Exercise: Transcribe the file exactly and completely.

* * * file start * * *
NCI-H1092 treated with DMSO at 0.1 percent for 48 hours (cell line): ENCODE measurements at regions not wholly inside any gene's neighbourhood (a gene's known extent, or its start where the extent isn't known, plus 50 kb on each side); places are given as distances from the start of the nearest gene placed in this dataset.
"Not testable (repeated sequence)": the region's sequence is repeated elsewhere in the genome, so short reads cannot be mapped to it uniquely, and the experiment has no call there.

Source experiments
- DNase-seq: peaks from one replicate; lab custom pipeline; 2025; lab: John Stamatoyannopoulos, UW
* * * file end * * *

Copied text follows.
NCI-H1092 treated with DMSO at 0.1 percent for 48 hours (cell line): ENCODE measurements at regions not wholly inside any gene's neighbourhood (a gene's known extent, or its start where the extent isn't known, plus 50 kb on each side); places are given as distances from the start of the nearest gene placed in this dataset.
"Not testable (repeated sequence)": the region's sequence is repeated elsewhere in the genome, so short reads cannot be mapped to it uniquely, and the experiment has no call there.

Source experiments
- DNase-seq: peaks from one replicate; lab custom pipeline; 2025; lab: John Stamatoyannopoulos, UW